Methodologies for Identifying Business Processes

Your organization is brimming with processes that occur every day. Some of these processes work well and others are plagued by inefficiency. Some are quick and are accomplished without thought, others are long term and involve many people, and may be critical to your business outcomes. If you are investigating a BPM (Business Process Management) solution, with a view of improving these outcomes and achieving these goals, it is advisable to identify which processes you need to improve.

Methodologies for Identifying Business Processes 1

But how do you effectively identify such processes? Here are some practical guidelines:

What are Your Company’s Goals?

The first step in a business process improvement initiative is to ascertain your organization’s primary goals. You will have to set up a meeting with management to get this information first hand – you may be surprised at what you hear. Once you’ve summarized your company’s business goals (they should be simple and fit onto one page), the question becomes: Are existing processes effective in achieving these goals?

Get Your Ear on the Pavement

The next step is to listen. Visit each department, interview the heads of each team, and ask what is working and what is not. You should also spend time with team members, watching the work itself. Listen more than you talk, and take notes. Take pictures, and even short videos where possible. Try to identify obvious (and non-obvious) activity which is inefficient or could be greatly improved.

If possible, don’t stop there. Talk to customers as well. Each word here is worth gold. Are customer satisfied with quality and service? Customer satisfaction is truly a gold mine when it comes to finding processes to improve.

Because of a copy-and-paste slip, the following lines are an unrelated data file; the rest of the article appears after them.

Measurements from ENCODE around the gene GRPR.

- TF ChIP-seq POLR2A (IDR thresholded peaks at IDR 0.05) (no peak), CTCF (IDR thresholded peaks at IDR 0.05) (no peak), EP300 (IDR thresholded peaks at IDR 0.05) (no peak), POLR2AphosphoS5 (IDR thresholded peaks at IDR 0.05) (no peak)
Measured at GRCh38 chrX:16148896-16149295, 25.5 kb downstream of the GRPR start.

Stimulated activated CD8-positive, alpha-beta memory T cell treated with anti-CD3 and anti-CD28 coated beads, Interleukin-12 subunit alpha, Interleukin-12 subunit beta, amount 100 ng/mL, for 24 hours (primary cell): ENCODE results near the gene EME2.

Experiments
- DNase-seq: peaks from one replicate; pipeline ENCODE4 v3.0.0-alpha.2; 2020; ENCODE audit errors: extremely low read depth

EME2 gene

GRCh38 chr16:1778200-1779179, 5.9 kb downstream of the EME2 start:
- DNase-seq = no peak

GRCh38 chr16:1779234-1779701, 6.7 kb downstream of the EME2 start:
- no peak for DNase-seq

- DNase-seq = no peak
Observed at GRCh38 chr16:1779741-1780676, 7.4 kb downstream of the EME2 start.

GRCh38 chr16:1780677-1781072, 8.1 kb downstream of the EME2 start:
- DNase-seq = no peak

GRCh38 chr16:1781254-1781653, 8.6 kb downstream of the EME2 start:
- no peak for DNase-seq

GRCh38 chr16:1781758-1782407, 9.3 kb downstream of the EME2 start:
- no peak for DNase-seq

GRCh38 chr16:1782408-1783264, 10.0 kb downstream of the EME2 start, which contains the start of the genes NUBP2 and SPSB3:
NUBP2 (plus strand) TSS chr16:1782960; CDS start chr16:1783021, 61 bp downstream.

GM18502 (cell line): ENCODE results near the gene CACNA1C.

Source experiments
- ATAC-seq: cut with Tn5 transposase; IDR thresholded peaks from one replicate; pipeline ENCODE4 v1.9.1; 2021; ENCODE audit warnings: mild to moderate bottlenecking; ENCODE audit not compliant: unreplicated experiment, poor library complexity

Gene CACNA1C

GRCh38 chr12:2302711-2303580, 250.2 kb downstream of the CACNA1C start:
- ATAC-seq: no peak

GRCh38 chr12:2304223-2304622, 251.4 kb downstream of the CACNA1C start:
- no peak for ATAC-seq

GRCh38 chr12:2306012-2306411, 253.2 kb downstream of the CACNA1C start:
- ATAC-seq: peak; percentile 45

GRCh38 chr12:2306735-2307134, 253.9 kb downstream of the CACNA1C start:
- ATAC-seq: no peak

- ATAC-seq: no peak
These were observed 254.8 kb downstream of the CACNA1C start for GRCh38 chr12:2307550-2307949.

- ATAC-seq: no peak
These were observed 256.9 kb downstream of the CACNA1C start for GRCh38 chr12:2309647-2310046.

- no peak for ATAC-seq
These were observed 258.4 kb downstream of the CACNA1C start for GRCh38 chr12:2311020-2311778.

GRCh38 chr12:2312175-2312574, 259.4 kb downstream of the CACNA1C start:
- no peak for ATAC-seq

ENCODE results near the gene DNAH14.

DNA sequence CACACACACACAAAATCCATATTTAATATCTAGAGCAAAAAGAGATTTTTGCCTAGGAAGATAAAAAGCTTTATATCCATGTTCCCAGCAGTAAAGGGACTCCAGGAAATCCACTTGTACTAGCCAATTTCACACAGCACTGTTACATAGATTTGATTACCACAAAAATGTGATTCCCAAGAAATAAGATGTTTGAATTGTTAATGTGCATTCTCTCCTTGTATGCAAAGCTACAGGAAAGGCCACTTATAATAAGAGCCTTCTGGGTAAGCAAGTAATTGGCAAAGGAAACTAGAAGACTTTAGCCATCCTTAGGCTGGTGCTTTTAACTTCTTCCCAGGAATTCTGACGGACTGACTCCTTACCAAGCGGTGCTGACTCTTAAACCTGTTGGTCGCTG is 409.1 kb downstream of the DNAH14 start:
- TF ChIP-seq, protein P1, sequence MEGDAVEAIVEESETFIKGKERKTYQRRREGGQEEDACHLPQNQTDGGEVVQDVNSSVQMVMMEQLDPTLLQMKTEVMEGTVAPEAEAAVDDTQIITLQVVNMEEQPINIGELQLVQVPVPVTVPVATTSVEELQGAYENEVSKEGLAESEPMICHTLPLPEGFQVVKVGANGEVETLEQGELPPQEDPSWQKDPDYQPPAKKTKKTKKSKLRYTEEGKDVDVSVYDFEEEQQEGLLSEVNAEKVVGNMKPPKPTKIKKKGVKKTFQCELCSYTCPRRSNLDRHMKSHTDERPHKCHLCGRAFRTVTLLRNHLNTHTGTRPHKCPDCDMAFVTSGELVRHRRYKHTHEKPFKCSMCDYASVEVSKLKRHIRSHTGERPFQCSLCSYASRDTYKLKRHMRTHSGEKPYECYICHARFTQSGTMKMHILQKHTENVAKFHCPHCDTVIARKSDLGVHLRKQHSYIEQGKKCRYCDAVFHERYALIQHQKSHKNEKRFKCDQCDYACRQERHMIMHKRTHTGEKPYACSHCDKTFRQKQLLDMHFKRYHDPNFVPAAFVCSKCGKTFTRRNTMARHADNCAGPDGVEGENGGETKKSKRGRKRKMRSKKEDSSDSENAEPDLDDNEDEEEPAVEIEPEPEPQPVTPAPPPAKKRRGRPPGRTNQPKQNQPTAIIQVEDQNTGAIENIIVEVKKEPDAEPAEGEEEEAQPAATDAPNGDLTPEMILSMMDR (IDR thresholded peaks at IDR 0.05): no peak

After you’d done this, you should have a list of at least 10 processes that are candidates for improvement.

Put Your Finger on the Problem

For each of the processes on your list, try to identify the core problem(s) that are causing these processes to fall short of achieving the company’s goals. There is usually a main problem, and perhaps two or three secondary problems. It could be a bottleneck around the work of a person or team. It could be a ‘disconnect’ between teams or a technological, system-related issue. Look for the flow of information. Is there one single version of the truth? Do relevant people have visibility over data and workflows? Keep the list of problems short, and focus on those that prevent the processes from achieving its goal.

Methodologies for Identifying Business Processes 2

Set Your Sights on the Potential

It’s not just enough to identify problems. You should also be looking for opportunities. Look at your list and try to identify those processes which have the potential to trigger a ‘Big Change’ for your organization. Here are some possible examples of areas, which, if improved, can mean a step change for your business:

  • Customer self-service
  • Better collaboration between teams
  • Increased management visibility
  • Ability to modify processes quickly in order to better compete
  • Mobility – facilitating location-independence by putting processes on mobile devices, especially for field workers
  • Integration – integrating data, processes and people with disconnected yet critical systems, such as CRM/ERP.

Each of these areas may hold the key to transforming your business. It’s your job to zero in on a small handful of processes that, if improved radically, could hold this potential.

Caution! Watch Out for Value-less Processes

MIT professor Michael Hammer once published an article in Harvard Business Review called “Reengineering Work: Don’t Automate, Obliterate”. There, he claimed that the main challenge for businesses is to obliterate work that doesn’t add value instead of using technology for automating it.
Michael Hammer, “Reengineering Work: Don’t Automate, Obliterate”, Harvard Business Review. Beware of processes which do not add value to your business, and which do not lead it to achieving its goals. Do not try to automate such process, but strike them off your list.